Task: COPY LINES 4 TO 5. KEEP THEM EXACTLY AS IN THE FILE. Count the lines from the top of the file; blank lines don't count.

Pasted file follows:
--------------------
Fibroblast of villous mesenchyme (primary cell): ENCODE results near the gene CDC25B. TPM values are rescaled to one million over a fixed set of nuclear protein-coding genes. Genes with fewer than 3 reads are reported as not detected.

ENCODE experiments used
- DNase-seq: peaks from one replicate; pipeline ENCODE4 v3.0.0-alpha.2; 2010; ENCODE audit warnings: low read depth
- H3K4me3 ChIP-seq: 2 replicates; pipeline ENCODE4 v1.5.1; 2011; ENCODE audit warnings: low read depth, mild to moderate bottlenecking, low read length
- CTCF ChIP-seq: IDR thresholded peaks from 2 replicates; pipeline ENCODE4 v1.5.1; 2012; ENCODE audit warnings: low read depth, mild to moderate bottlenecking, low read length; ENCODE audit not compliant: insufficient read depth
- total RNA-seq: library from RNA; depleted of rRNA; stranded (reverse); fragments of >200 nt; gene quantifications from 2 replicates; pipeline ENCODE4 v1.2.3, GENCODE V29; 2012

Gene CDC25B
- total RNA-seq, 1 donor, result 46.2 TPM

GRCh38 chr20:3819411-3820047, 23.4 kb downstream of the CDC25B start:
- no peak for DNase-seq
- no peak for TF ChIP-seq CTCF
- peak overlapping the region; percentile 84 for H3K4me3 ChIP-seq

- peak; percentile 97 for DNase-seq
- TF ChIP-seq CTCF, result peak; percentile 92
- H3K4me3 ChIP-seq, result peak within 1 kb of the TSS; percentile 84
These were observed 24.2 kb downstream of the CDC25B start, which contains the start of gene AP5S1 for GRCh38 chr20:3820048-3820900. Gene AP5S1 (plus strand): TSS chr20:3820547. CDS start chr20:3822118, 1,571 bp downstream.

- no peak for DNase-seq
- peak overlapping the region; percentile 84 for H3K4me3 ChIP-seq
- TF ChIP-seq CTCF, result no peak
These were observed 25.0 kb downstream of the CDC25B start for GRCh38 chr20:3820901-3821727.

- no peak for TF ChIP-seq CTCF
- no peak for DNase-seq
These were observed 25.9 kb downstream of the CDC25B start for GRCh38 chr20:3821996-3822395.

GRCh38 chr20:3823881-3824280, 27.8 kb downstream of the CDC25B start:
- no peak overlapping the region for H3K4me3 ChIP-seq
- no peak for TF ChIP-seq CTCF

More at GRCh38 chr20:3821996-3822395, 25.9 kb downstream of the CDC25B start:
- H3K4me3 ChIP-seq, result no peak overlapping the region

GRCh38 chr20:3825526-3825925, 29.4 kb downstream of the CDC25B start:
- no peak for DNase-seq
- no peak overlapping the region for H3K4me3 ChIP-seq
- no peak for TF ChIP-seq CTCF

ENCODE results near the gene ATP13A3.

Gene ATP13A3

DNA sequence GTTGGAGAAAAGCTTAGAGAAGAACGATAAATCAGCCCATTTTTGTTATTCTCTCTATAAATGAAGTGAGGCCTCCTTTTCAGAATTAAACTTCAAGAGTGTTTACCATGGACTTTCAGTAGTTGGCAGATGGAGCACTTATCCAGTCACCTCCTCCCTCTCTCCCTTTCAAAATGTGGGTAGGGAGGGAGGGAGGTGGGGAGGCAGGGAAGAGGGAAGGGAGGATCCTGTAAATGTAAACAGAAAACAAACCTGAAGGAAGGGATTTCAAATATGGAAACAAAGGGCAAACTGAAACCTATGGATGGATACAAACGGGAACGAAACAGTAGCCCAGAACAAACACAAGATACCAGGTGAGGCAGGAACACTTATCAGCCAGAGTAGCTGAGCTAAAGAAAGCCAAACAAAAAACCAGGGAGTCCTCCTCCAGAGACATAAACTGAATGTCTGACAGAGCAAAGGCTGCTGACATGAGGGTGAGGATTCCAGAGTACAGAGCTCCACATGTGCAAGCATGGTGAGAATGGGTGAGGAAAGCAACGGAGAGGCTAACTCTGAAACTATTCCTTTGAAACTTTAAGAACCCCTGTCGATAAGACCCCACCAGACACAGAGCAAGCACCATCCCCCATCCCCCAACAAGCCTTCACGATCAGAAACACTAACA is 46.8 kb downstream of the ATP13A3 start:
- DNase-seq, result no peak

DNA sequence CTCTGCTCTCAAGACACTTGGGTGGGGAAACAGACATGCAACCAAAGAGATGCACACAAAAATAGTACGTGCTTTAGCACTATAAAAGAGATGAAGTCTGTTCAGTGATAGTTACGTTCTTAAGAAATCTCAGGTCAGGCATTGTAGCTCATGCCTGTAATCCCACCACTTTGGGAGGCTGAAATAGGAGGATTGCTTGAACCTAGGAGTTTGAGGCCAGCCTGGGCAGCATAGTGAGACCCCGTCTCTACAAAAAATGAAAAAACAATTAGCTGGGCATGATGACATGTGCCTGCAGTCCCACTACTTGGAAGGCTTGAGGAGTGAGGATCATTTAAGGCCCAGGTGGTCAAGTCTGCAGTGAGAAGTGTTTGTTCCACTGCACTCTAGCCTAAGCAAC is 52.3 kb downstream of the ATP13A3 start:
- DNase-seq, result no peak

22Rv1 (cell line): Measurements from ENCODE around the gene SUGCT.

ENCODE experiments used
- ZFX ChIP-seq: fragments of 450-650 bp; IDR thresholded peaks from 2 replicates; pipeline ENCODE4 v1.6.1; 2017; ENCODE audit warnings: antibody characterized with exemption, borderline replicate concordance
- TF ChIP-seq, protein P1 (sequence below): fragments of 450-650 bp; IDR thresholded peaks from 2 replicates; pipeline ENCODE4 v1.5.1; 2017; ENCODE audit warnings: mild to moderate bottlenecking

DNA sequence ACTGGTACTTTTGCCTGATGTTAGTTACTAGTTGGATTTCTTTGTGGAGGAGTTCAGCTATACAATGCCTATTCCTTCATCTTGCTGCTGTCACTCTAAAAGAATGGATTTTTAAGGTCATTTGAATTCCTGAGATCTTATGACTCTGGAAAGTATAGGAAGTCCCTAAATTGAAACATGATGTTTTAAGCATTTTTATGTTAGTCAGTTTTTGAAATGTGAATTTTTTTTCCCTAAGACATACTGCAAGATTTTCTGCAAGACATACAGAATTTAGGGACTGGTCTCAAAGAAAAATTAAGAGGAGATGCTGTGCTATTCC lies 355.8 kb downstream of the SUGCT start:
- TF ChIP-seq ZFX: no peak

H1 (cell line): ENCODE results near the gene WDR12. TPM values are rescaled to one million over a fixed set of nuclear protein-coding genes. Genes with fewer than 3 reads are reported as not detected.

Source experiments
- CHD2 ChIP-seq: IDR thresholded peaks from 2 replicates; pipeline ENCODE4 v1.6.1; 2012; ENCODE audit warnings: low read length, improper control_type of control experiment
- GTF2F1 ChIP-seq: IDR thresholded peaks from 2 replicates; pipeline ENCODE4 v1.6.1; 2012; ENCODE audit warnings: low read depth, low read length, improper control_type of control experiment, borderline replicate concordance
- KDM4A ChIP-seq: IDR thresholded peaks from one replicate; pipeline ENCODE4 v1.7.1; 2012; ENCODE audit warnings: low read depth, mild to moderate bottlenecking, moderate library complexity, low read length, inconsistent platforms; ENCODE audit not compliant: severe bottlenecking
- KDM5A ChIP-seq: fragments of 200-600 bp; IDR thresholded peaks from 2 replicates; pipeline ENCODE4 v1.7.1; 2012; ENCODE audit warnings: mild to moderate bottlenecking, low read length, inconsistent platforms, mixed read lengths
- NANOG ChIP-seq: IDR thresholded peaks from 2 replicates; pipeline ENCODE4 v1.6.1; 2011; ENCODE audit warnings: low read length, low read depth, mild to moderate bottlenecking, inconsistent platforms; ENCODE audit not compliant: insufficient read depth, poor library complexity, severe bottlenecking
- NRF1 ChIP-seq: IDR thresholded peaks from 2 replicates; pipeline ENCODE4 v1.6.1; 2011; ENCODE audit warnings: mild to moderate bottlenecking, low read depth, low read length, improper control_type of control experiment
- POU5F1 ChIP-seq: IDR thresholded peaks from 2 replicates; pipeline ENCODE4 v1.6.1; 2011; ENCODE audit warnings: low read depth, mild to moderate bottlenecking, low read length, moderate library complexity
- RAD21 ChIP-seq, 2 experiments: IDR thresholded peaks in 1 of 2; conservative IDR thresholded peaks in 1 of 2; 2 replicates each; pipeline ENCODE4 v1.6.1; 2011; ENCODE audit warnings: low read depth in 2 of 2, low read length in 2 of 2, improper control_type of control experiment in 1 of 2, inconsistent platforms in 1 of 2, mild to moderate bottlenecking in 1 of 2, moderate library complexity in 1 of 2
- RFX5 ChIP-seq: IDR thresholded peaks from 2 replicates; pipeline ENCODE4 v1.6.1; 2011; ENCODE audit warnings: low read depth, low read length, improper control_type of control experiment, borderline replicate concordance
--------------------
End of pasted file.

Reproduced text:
- H3K4me3 ChIP-seq: 2 replicates; pipeline ENCODE4 v1.5.1; 2011; ENCODE audit warnings: low read depth, mild to moderate bottlenecking, low read length
- CTCF ChIP-seq: IDR thresholded peaks from 2 replicates; pipeline ENCODE4 v1.5.1; 2012; ENCODE audit warnings: low read depth, mild to moderate bottlenecking, low read length; ENCODE audit not compliant: insufficient read depth